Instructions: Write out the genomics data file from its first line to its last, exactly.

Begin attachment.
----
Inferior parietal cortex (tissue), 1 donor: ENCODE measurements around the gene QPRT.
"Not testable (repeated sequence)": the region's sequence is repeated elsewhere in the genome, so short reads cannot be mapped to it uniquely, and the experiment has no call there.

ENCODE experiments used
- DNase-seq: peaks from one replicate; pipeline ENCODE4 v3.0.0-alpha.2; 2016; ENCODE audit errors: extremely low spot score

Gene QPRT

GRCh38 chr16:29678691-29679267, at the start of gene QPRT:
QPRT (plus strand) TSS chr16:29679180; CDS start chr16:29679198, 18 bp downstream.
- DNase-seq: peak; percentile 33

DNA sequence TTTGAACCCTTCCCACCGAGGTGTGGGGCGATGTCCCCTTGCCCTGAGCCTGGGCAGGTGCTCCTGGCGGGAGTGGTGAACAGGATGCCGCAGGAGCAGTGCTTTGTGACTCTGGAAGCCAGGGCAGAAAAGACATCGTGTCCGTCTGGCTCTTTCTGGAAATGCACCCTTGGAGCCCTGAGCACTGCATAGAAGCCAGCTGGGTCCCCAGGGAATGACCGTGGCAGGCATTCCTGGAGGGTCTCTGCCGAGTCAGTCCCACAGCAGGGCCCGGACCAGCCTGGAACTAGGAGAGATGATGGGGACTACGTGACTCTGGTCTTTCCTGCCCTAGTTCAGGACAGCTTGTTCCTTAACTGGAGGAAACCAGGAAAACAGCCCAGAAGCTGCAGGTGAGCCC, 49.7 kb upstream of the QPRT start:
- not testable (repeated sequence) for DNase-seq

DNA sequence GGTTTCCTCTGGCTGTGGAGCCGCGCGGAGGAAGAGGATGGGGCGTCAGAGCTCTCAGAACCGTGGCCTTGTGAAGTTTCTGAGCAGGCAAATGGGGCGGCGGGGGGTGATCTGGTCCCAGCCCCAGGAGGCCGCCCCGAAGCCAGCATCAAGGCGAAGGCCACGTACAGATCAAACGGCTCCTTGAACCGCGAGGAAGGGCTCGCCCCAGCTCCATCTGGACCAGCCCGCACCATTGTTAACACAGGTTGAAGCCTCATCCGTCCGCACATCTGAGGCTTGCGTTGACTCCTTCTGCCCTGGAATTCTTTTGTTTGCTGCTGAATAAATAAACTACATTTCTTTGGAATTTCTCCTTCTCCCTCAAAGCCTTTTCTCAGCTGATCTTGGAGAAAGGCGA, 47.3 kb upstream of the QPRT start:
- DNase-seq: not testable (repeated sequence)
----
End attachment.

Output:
Inferior parietal cortex (tissue), 1 donor: ENCODE measurements around the gene QPRT.
"Not testable (repeated sequence)": the region's sequence is repeated elsewhere in the genome, so short reads cannot be mapped to it uniquely, and the experiment has no call there.

ENCODE experiments used
- DNase-seq: peaks from one replicate; pipeline ENCODE4 v3.0.0-alpha.2; 2016; ENCODE audit errors: extremely low spot score

Gene QPRT

GRCh38 chr16:29678691-29679267, at the start of gene QPRT:
QPRT (plus strand) TSS chr16:29679180; CDS start chr16:29679198, 18 bp downstream.
- DNase-seq: peak; percentile 33

DNA sequence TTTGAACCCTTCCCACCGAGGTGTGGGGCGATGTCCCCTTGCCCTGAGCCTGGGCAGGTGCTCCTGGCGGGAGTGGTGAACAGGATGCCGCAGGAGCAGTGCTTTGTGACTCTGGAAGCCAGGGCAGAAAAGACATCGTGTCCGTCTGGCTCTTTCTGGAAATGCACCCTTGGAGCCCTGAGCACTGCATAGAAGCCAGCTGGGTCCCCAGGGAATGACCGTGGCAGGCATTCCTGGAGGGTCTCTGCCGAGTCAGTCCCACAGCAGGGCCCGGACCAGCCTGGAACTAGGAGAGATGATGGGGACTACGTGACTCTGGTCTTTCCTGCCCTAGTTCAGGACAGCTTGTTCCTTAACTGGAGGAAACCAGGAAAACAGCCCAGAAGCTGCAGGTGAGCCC, 49.7 kb upstream of the QPRT start:
- not testable (repeated sequence) for DNase-seq

DNA sequence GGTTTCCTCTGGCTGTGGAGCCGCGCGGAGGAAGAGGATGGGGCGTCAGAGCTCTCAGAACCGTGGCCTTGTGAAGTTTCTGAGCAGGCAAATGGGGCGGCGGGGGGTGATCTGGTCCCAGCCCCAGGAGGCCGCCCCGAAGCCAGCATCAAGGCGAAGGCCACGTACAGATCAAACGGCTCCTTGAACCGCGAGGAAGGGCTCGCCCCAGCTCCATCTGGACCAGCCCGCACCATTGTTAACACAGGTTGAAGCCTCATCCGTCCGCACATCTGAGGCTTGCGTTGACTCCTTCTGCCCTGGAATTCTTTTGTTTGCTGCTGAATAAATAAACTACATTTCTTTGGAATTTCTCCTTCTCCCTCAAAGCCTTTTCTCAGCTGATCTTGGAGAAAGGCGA, 47.3 kb upstream of the QPRT start:
- DNase-seq: not testable (repeated sequence)